The smallest offsets are near Haixi (just left of centre), and the largest offsets are in the northeast of China.

Note that the magnitudes displayed above are relative. Actual magnitudes vary from a few metres to a few hundred metres and would not be visible at that scale.

Our next step was to create a converter to use with Google Earth. If you have a GPS track that uses the standard WGS-84 coordinates and you want it to match the Google Earth street map, then it might be useful. Just save it as a KML and use the converter below. It should work on most KML features, but ignores the camera position, but that shouldn’t matter for most applications. We make no guarantees regarding accuracy. The conversion is done in JavaScript and the file is never uploaded to our servers.


WGS-84 to GCJ-02 KML converter:

Convert to GCJ-02

We have also discovered that Baidu Maps uses yet another coordinate system called BD-09 that is based on GCJ-02 but adds further encryption. Baidu provides a converter to BD-09 as part of their API.

The post A further look at Chinese map offsets appeared first on Google Earth Blog.

Catégories: Sites Anglophones

Chinese street maps out of alignment in Google Earth and Google Maps

lun 17-08-2015

While investigating the recent explosions in Tianjin, China, we noticed that the street map of China is out of alignment in both Google Earth and Google Maps. It is tempting to think that the explosions were so large that they shook the street map out of place (the largest, according to Wikipedia, has been estimated as equivalent to 21 tonnes of TNT). However, after a bit of research we have discovered that the street map offset is not new and is actually a result of old Chinese regulations from the cold war era.

It turns out that all maps that are legally created in China must use the GCJ-02 coordinate system, which according to Wikipedia, uses an encryption algorithm that offsets the map by different amounts for different locations. Google has followed the regulations and partnered with Chinese map provider AutoNavi to obtain the data and always shows the map data using the required GCJ-02 datum.

As we have mentioned in previous posts on censorship, countries can control and censor mapping information such as aerial imagery, 3D imagery and street maps that is gathered within their borders, but have little control over satellite imagery unless the company that supplies it operates from within their borders. As a result, both Google Earth and Google Maps do not show the satellite data using the offset GCJ-02 datum but stick with the standard WGS-84 datum used for the rest of the world. This results in the discrepancy we see between the street map and the satellite imagery. However, the Chinese version of Google Maps intended to be viewed from within China does comply with Chinese laws and uses the GCJ-02 datum for the satellite imagery as well. As a result, the street maps and satellite imagery line up nicely, but GPS coordinates will be offset. This is dealt with by Chinese navigation systems, which must convert between the datums to give the correct location on the map.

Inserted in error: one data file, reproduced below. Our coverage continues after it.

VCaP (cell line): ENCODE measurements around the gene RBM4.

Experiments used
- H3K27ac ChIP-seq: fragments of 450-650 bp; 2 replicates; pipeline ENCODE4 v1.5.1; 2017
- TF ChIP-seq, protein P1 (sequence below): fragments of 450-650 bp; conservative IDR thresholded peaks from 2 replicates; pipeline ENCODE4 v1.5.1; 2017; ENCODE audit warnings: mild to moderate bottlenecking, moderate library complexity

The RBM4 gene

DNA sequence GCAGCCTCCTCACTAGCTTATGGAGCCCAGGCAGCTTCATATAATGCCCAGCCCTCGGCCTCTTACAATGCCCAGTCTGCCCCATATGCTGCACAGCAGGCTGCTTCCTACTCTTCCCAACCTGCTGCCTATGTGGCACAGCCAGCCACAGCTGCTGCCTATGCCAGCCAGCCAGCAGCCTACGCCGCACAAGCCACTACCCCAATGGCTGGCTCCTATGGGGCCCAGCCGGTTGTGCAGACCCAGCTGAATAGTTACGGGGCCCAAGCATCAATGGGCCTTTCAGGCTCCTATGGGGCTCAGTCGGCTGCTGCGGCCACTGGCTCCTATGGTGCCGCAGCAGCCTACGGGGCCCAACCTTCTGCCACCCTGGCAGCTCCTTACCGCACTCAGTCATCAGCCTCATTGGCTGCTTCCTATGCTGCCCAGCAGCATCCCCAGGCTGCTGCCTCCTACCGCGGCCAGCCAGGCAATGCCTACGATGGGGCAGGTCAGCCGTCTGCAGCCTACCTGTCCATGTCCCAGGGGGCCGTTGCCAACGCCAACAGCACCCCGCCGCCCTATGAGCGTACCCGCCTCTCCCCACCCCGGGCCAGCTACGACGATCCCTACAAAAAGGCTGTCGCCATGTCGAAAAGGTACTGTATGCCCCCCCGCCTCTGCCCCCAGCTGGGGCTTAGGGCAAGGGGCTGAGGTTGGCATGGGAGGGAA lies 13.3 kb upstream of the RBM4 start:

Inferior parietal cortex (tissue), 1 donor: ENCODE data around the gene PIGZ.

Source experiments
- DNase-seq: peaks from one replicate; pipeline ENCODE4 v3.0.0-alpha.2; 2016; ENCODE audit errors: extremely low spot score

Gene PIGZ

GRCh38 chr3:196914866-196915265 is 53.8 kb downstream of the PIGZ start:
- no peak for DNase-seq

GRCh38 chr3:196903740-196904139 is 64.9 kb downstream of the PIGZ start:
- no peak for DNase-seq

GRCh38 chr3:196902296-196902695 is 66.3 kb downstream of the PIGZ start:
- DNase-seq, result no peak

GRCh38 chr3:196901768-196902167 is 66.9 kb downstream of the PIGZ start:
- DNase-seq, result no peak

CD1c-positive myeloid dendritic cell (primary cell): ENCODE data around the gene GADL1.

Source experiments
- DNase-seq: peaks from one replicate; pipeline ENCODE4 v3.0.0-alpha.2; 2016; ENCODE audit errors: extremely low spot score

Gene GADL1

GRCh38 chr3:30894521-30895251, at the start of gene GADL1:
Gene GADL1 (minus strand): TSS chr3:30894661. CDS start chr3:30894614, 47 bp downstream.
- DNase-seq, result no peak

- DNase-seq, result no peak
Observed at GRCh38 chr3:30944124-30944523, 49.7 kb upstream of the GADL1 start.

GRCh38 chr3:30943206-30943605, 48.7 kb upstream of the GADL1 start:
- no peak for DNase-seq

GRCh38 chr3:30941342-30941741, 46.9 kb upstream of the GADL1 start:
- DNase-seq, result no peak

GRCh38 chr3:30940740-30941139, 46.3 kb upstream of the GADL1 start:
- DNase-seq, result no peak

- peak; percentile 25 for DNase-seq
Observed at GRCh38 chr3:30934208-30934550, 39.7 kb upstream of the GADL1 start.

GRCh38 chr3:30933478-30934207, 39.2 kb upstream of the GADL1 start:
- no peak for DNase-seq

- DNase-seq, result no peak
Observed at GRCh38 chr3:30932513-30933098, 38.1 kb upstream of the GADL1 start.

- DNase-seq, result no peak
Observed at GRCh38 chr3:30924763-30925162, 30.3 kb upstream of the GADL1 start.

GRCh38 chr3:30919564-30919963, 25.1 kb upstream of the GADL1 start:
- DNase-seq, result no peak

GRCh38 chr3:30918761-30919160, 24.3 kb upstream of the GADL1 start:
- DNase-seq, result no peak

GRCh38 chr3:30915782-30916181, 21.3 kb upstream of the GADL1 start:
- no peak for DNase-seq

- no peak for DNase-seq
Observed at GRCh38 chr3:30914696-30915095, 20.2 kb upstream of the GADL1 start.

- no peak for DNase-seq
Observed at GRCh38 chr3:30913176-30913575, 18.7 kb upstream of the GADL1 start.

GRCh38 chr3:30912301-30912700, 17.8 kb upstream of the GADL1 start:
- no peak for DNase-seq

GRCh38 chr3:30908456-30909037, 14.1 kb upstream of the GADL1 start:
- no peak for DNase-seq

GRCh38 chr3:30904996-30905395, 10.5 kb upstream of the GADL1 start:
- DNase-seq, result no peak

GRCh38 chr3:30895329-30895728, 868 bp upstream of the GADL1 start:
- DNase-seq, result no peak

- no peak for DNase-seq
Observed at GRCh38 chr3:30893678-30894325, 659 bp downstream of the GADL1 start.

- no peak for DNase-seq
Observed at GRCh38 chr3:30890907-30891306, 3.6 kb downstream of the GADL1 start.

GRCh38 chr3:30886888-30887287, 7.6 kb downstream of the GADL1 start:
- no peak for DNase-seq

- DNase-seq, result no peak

The China / Hong Kong border in Google Earth. The streets are out of alignment on the Chinese side, but correct on the Hong Kong side. The satellite imagery matches the latitude and longitude as produced by a standard GPS.

In the Chinese version of Google Maps, the situation is reversed. The streets are aligned with satellite imagery in China, but misaligned in Hong Kong. Both satellite imagery and street maps on the Chinese side do not match latitude and longitude as produced by a standard GPS.

Apparently Bing Maps and Apple Maps also follow Chinese regulations and use the GCJ-02 datum, whereas Open Street Map does not (and is thus illegal in China).

We also mentioned China’s strict mapping regulations back in 2006.

The post Chinese street maps out of alignment in Google Earth and Google Maps appeared first on Google Earth Blog.

Catégories: Sites Anglophones

Open Location Code / Plus Code to KML converter

ven 14-08-2015